I ran across one way out in the country the other day. It was a small cemetery on a hill thrust up from among soybean and corn fields. There were about a hundred people buried there. The most recent grave was less than a decade old, a double stone. A boy, 13 years old, was buried on the right, “beloved son.” On the left was his “loving father.” The father’s name was there, his birth date, but no death date. No mom. Toy race cars and new silk flowers lay on the boy’s side. Dad’s side was clean, empty. Somewhere, here in my world, Dad was waiting for the day he’d see his son again.
Doesn’t that make you wonder? It’s amazing how much a few words, a trinket or two and couple of dates in stone can convey about a life, and a death.
Kearney Missouri, a town of only 10,000 boasts three nice, old cemeteries.
The notorious outlaw Jessie James is buried (reburied and DNA verified) in Mt. Olivet Cemetery. If you’re into that kind of tombstone tourism, definitely check it out. Kearney’s not shy about claiming its fallen son. Visit his family farm nearby. There’s a Jesse James festival every summer and a gorgeous park in town named after him.
A few blocks from Mt. Olivet is, Fairview Cemetery.
Before you head out of town, stop for a great cuppa here at Mojo’s.
Muddy Forks Cemetery my favorite discovery near Kearney, is just 1.7 miles north of town on Hwy 33.
I just love the name! There aren’t any forks in the road here, muddy or otherwise, so I can’t tell you how it came to be called that.
It’s up on a hill, bordered on all sides by wire fences and pasture land, a great, quiet place to sit under a shady tree and watch the world go by. There are over 400 people buried here, one famous resident, Clellend Miller, was a member of the James gang. Otherwise it’s just regular folks.
I often wonder when I find these little cemeteries out in the middle of nowhere, who gets buried there nowadays. It’s a tiny place. They’d have to be kind of selective about newcomers or they’d over-run the pasture in no time.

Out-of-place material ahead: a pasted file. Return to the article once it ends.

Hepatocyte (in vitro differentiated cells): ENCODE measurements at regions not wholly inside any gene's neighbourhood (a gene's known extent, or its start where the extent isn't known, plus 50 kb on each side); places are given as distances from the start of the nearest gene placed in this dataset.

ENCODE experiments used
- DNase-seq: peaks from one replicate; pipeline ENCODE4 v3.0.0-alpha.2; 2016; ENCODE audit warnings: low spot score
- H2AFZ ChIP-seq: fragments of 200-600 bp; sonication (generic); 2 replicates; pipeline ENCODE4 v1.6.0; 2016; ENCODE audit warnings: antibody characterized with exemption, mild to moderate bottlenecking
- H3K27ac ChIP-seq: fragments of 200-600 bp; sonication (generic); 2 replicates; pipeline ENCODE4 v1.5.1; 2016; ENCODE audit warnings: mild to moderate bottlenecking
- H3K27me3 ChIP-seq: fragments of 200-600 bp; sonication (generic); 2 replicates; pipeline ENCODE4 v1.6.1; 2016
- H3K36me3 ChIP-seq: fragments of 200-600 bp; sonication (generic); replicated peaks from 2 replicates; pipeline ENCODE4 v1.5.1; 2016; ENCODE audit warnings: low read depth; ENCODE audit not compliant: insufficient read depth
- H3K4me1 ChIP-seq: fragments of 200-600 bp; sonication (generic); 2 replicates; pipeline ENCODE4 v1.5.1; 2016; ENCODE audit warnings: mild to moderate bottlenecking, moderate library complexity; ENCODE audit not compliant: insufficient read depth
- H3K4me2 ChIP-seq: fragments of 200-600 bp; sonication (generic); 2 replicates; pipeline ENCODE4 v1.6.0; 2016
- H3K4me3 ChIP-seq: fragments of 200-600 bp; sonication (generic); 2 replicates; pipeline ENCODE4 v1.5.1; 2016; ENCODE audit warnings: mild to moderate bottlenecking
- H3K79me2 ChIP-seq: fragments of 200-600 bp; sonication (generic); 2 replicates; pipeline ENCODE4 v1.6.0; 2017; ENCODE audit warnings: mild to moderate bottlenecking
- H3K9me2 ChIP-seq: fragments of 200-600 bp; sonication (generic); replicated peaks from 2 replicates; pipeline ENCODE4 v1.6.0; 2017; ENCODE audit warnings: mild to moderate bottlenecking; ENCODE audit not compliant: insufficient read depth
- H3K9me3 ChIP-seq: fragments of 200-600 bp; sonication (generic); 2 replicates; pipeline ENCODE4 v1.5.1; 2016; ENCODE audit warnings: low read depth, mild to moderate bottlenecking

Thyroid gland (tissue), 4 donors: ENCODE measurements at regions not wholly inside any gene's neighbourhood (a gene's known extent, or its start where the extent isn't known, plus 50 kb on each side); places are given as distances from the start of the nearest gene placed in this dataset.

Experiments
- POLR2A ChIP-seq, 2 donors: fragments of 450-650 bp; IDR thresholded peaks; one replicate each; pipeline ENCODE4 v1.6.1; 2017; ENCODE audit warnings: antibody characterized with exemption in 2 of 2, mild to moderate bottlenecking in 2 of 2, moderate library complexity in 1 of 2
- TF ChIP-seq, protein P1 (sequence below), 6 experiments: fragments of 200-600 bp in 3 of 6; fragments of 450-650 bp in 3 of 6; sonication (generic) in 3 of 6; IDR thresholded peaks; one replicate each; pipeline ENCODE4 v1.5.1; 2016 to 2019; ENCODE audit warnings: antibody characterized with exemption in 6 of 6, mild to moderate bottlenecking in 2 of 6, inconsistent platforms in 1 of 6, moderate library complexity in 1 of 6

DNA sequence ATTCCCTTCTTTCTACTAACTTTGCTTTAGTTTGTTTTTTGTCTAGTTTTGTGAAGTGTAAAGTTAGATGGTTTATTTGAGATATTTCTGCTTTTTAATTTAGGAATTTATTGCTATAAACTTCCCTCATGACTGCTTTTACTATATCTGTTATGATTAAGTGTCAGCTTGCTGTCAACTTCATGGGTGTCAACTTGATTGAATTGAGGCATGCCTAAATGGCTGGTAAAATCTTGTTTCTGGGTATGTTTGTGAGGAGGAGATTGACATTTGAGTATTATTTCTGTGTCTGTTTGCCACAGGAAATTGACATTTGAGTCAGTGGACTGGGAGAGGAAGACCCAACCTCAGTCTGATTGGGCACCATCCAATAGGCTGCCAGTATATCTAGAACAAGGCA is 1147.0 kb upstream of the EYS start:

I’ve been obsessed with cemeteries since I organized my first funeral.
When I was a kid, one of several fishes my sisters and I kept in a freshwater aquarium died. We didn’t care about him much. He didn’t really even have a name.
Until we found him belly-up. Then he had to have a name, for the TOMBSTONE.
We named him Flashy and made a sparkly, little casket out of aluminum foil lined with a folded square of soft, pink toilet paper. I led the way as we carried him slowly, in procession through the living room, the kitchen, out the back door singing swing low, sweet chaaar-ri-ah-aht! Words were said, sad, respectful ones about Flashy’s tragically short life.
We discussed the six-feet-under concept, but our mother convinced us –
I believe her exact words were, “No, you will NOT dig a six foot hole by the back patio!”
– that six inches would be more than enough for a creature Flashy’s size.
We buried him under the Skunk bush. (Our nickname for a rare and gorgeous species of Azalea. Its flowers are brilliant orange, but have the unfortunately pungent scent of skunk when in full bloom.)
We marked Flashy’s final resting place with a Popsicle-stick-cross beautified with crayon. There may have been tears, but I don’t think so. The feeling I remember most about the whole affair is glee.
The Angel of Grief – my favorite tombstone of all time.